Ros Fairbank. of South Africa, did the $50,000 Nabisco NSW Open tennis championships a great service when she was beaten by Hana Mandlikova in a women’s singles quarter-final at While City yesterday.
Miss Fairbank went into the match knowing that if she won she would have to forfeit her semi-final match scheduled for this afternoon. Simply, she had hooked her return air fare to South Africa, to he home for Christmas, for today For a player, to enter a tournament knowing that he or she cannot finish it, is unforgivable. It shows a lack of responsibility toward the sponsors and to the game of tennis.
Miss Fairbank, 19, is a nice young woman, but she lost a power of points with her decision lo play in Sydney when she knew right from the start that she might not be able to complete her commitments. The Women’s Tennis Association should caution Miss Fairbank for her action and warn her against such irresponsible disregard for any future tournament she enters.
In the women’s semifinals 16-year-old American Bettina Bunge and 17-year-old Czechoslovakian Hana Mandlikova became the youngest finalists in the 94-year history of the event Bunge who turned professional in March cruised into the final with a 6-3 6-3 win over Czech Renata Tomanova while Mandlikova topped Britain’s Sue Barker 6-3 7-6
Hana Mandlikova and Bettina Bunge, two dynamic big hitting teenagers, yesterday blasted their way into today’s women’s final. Sixteen-vear-old Bettina and 17-year-old Hana will be the youngest rivals in the final of the NSW singles championship. “They make me feel like an old lady,” Sue Barker, 23, said after her semi-final defeat by Hana. Bettina, born in Switzerland of German parents, raised in Peru, but now living in the United States, completely outplayed Renata Tomanova 6-3, 6-3. It was Bettina’s third win over Renata, who found difficulty in coping with the youngster’s aggressive style of play.
Hana scored’ her fourth successive win over Barker, but only after a tense second set struggle. Fight back Hana led 4-1 in the second set, but had to withstand a gallant fight back by Barker, who twice broke her service and saved six match points before losing 6-3, 7-6.
Czechslovakia’s Hana Mandlikova‘ 17 became the youngest player to win the women’s final in the open’s 94-year history when she beat her 16-year-old opponent Bettina Bunge of Coral Gables 6-3 3-6 6-3 Mandlikova seeded third said ‘I’m very happy with the win but I know I can play a lot better “There were a few shots by Bettina that I let go by because I didn’t want to stretch myself too much I didn’t want to take the chance of injuring myself for the Australian Open” Sunday’s victory added to Mandlikova’s impressive record since arriving in Australia Previously she had won a tournament in Melbourne and the South Australian Open in a romp against Romania’s Virginia Ruzici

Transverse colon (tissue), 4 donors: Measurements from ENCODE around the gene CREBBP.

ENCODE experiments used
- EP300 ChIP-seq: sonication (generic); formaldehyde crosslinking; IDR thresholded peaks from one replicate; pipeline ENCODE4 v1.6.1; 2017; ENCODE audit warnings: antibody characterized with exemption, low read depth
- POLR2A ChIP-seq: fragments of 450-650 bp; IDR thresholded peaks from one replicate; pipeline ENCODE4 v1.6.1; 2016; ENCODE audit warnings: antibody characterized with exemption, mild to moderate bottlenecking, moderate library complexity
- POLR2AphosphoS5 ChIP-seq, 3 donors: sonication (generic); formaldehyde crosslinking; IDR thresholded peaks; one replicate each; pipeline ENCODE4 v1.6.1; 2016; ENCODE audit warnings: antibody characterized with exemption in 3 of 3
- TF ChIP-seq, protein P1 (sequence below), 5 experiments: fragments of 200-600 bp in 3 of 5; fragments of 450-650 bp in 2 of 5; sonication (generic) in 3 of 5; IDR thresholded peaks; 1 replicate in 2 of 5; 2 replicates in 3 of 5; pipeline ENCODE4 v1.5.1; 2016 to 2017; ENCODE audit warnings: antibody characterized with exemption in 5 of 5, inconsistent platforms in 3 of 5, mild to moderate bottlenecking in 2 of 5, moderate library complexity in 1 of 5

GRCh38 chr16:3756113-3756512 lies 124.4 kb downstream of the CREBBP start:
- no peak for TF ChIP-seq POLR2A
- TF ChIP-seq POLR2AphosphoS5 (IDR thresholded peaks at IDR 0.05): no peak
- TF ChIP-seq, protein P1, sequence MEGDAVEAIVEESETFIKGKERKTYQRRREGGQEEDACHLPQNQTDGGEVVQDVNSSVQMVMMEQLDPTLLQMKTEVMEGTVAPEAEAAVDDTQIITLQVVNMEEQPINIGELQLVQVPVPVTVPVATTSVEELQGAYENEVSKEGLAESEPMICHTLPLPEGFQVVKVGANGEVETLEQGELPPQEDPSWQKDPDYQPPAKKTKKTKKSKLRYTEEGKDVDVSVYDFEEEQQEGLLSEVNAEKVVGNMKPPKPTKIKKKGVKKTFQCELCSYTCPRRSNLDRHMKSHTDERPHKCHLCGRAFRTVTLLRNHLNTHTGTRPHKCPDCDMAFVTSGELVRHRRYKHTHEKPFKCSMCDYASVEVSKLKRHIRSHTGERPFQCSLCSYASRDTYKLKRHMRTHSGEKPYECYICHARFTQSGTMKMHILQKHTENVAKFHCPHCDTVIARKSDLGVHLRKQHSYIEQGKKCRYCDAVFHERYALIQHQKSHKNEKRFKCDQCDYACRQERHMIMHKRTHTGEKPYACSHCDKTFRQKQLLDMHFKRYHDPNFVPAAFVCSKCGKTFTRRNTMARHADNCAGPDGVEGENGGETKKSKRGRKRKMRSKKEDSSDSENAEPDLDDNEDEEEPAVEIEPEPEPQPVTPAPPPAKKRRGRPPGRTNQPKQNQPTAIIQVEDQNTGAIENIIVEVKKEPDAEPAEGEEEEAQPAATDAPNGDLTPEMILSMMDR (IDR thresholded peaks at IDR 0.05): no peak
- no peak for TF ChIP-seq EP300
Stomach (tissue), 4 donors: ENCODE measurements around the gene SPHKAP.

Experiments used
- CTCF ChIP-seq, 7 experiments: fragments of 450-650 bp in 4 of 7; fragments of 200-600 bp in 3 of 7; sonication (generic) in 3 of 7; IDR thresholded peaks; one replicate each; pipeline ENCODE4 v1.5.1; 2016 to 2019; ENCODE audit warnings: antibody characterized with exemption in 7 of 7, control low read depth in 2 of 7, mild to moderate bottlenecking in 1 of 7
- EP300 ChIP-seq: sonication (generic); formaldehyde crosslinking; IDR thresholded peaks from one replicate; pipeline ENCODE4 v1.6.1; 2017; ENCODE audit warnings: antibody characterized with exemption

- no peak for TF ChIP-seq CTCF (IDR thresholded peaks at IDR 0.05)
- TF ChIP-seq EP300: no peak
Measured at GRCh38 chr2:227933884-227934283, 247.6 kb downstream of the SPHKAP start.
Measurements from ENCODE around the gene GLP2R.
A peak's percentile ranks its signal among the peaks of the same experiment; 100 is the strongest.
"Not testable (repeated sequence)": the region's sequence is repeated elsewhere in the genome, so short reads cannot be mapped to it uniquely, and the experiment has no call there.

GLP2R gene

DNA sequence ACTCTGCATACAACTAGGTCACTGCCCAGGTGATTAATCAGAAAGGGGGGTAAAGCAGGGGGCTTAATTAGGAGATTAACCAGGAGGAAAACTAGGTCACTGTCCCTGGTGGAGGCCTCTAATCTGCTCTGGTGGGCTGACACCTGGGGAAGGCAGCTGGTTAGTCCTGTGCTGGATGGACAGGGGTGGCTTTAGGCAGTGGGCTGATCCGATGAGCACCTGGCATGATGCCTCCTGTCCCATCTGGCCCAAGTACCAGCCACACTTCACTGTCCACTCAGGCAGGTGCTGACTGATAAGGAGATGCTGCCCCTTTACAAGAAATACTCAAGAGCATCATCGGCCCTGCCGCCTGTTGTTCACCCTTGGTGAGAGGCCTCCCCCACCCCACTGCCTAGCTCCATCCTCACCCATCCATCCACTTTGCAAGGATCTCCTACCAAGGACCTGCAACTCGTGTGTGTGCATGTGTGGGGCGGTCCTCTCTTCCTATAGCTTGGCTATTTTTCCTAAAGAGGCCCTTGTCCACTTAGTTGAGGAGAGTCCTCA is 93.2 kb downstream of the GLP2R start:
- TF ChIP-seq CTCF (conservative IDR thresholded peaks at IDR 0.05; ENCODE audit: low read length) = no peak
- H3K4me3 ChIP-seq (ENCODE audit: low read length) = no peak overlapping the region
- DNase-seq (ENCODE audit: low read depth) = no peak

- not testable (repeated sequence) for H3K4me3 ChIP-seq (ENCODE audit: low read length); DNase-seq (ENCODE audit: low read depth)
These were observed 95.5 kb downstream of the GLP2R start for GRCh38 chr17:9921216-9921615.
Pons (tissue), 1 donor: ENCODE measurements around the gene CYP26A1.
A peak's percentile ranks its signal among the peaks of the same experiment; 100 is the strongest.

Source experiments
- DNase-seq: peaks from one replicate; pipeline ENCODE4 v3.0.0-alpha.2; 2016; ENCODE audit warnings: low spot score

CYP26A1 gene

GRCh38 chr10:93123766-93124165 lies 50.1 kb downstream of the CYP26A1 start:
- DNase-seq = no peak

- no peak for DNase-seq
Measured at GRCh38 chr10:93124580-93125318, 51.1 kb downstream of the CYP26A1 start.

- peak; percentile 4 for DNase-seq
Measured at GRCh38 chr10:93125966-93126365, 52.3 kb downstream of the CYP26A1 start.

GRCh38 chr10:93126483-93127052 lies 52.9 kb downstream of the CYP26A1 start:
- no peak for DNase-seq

Hana Mandlikova won the NSW Open tennis women’s singles final as expected at White City yesterday, but the honour of being the youngest to win the event belongs to a NSW player. Hana was 17 years and 10 months when she threw her racquet high in delight at beating Bettina Bunge 6-3 3-6 6-3 yesterday.
Many in the crowd watching Hana and Bettina. must have wondered how many limes they would clash over the next few years.” Perhaps it is just the enthusiasm of youth but il was refreshing to see these two teenagers going for all their shots, even at critical points. Hana has won her third tille in Australia this season and must be a strong chance to take out the Australian Open at Kooyong.
After Kooyong she will head home lo Czechoslovakia for a short break and then some intensive work to improve her second service. This is one of the most vulnerable areas of her game. Her second service sits up asking lo be hit. And Bettina, an enthusiastic young woman, obliged by pounding some magnificent winners.
Vera Sukova, Hana’s coach, said his charge would be working hard to put more slice into her second service.
Bettina showed much quality yesterday. She is aggressive, with wonderful ground strokes and a good service. In the second set her service worked magnificently and she seemed to be getting the measure of her Czech opponent. But Hana responded again to the pressure of the situation in the tense third set. Hana broke Bettina‘s service in the fourth game but then dropped her own in controversial circumstances in the next. At 30-all on her service Hana did not play at a shot down the sideline from Bettina. ft was clearly out. But no call was made and the central umpire did not see where the ball landed. Hana served a double fault to drop her service, but then broke again in the eighth game for the match-winning break. As she walked towards her chair at the end of the game she lurried towards the lineswoman and showed her racquet. It was probably just as well that the tournament referee Killlmour, who was sitting on the sideline, does not speak Czech or German. Both girls apparently kept muttering rather nncomplimenlary phrases in both languages over some appalling calls during the match.
Article compiled from :AP, THE SYDNEY MORNING HERALD, THE SACRAMENTO BEE